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1.
Bastard, Paul, Vazquez, Sara, Liu, Jamin, Laurie, Matthew T.; Wang, Chung Yu, Gervais, Adrian, Le Voyer, Tom, Bizien, Lucy, Zamecnik, Colin, Philippot, Quentin, Rosain, Jérémie, Catherinot, Emilie, Willmore, Andrew, Mitchell, Anthea M.; Bair, Rebecca, Garçon, Pierre, Kenney, Heather, Fekkar, Arnaud, Salagianni, Maria, Poulakou, Garyphallia, Siouti, Eleni, Sahanic, Sabina, Tancevski, Ivan, Weiss, Günter, Nagl, Laurenz, Manry, Jérémy, Duvlis, Sotirija, Arroyo-Sánchez, Daniel, Paz Artal, Estela, Rubio, Luis, Perani, Cristiano, Bezzi, Michela, Sottini, Alessandra, Quaresima, Virginia, Roussel, Lucie, Vinh, Donald C.; Reyes, Luis Felipe, Garzaro, Margaux, Hatipoglu, Nevin, Boutboul, David, Tandjaoui-Lambiotte, Yacine, Borghesi, Alessandro, Aliberti, Anna, Cassaniti, Irene, Venet, Fabienne, Monneret, Guillaume, Halwani, Rabih, Sharif-Askari, Narjes Saheb, Danielson, Jeffrey, Burrel, Sonia, Morbieu, Caroline, Stepanovskyy, Yurii, Bondarenko, Anastasia, Volokha, Alla, Boyarchuk, Oksana, Gagro, Alenka, Neuville, Mathilde, Neven, Bénédicte, Keles, Sevgi, Hernu, Romain, Bal, Antonin, Novelli, Antonio, Novelli, Giuseppe, Saker, Kahina, Ailioaie, Oana, Antolí, Arnau, Jeziorski, Eric, Rocamora-Blanch, Gemma, Teixeira, Carla, Delaunay, Clarisse, Lhuillier, Marine, Le Turnier, Paul, Zhang, Yu, Mahevas, Matthieu, Pan-Hammarström, Qiang, Abolhassani, Hassan, Bompoil, Thierry, Dorgham, Karim, consortium, Covid Hge, French, Covid study group, consortium, Comet, Gorochov, Guy, Laouenan, Cédric, Rodríguez-Gallego, Carlos, Ng, Lisa F. P.; Renia, Laurent, Pujol, Aurora, Belot, Alexandre, Raffi, François, Allende, Luis M.; Martinez-Picado, Javier, Ozcelik, Tayfun, Keles, Sevgi, Imberti, Luisa, Notarangelo, Luigi D.; Troya, Jesus, Solanich, Xavier, Zhang, Shen-Ying, Puel, Anne, Wilson, Michael R.; Trouillet-Assant, Sophie, Abel, Laurent, Jouanguy, Emmanuelle, Ye, Chun Jimmie, Cobat, Aurélie, Thompson, Leslie M.; Andreakos, Evangelos, Zhang, Qian, Anderson, Mark S.; Casanova, Jean-Laurent, DeRisi, Joseph L..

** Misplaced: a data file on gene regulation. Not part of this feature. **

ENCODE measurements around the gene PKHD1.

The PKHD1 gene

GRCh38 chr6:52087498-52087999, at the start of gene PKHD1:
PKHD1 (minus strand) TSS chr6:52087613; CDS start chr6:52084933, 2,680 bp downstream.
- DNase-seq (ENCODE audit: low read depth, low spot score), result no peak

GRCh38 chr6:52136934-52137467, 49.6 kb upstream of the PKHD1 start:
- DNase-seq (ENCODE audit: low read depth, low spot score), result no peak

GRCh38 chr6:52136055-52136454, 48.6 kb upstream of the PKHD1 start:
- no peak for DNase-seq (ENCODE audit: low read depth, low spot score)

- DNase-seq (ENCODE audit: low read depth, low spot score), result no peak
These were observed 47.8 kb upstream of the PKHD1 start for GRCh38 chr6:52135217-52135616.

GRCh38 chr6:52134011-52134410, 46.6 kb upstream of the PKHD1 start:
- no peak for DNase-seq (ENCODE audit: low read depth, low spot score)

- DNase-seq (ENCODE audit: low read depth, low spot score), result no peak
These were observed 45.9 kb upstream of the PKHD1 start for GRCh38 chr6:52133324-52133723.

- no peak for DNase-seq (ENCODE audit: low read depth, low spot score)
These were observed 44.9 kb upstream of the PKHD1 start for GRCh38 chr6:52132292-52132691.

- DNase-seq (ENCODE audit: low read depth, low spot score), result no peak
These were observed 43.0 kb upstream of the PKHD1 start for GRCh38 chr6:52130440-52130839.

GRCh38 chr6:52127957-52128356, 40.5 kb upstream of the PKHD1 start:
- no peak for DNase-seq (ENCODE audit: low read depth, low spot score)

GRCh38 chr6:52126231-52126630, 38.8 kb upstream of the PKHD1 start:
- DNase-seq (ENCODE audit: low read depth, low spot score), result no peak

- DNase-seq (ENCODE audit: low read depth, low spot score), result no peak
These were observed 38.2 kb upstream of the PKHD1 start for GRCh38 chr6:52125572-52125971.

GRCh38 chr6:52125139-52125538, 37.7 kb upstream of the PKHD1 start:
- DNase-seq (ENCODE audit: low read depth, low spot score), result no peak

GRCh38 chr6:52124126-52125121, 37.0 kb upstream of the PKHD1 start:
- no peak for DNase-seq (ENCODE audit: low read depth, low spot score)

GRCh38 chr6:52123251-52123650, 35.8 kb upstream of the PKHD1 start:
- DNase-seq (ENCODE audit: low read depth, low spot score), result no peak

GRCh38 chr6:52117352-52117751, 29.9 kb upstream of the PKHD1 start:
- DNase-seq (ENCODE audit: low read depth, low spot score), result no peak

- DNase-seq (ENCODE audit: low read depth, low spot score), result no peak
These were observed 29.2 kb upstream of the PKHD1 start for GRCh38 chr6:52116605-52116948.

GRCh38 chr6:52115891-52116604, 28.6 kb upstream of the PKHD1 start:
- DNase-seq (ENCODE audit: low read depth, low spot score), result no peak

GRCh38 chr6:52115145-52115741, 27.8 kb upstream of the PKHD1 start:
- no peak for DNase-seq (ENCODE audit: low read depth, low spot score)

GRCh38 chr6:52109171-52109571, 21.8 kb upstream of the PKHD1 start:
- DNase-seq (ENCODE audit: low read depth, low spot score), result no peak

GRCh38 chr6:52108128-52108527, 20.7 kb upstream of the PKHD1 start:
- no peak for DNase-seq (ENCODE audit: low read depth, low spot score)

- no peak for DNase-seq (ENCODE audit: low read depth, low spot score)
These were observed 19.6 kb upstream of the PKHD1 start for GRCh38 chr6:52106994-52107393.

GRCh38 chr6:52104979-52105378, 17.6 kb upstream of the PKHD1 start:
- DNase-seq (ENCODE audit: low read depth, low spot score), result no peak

Science immunology ; 2022.
Article in English | EuropePMC | ID: covidwho-1918542

ABSTRACT